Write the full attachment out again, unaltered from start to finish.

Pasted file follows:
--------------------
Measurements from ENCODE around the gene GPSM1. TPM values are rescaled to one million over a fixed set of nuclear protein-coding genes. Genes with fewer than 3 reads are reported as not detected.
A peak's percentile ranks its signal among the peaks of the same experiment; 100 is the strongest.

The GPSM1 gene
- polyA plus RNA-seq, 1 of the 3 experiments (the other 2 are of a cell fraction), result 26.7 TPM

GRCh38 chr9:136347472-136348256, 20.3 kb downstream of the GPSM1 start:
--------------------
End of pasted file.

Measurements from ENCODE around the gene GPSM1. TPM values are rescaled to one million over a fixed set of nuclear protein-coding genes. Genes with fewer than 3 reads are reported as not detected.
A peak's percentile ranks its signal among the peaks of the same experiment; 100 is the strongest.

The GPSM1 gene
- polyA plus RNA-seq, 1 of the 3 experiments (the other 2 are of a cell fraction), result 26.7 TPM

GRCh38 chr9:136347472-136348256, 20.3 kb downstream of the GPSM1 start: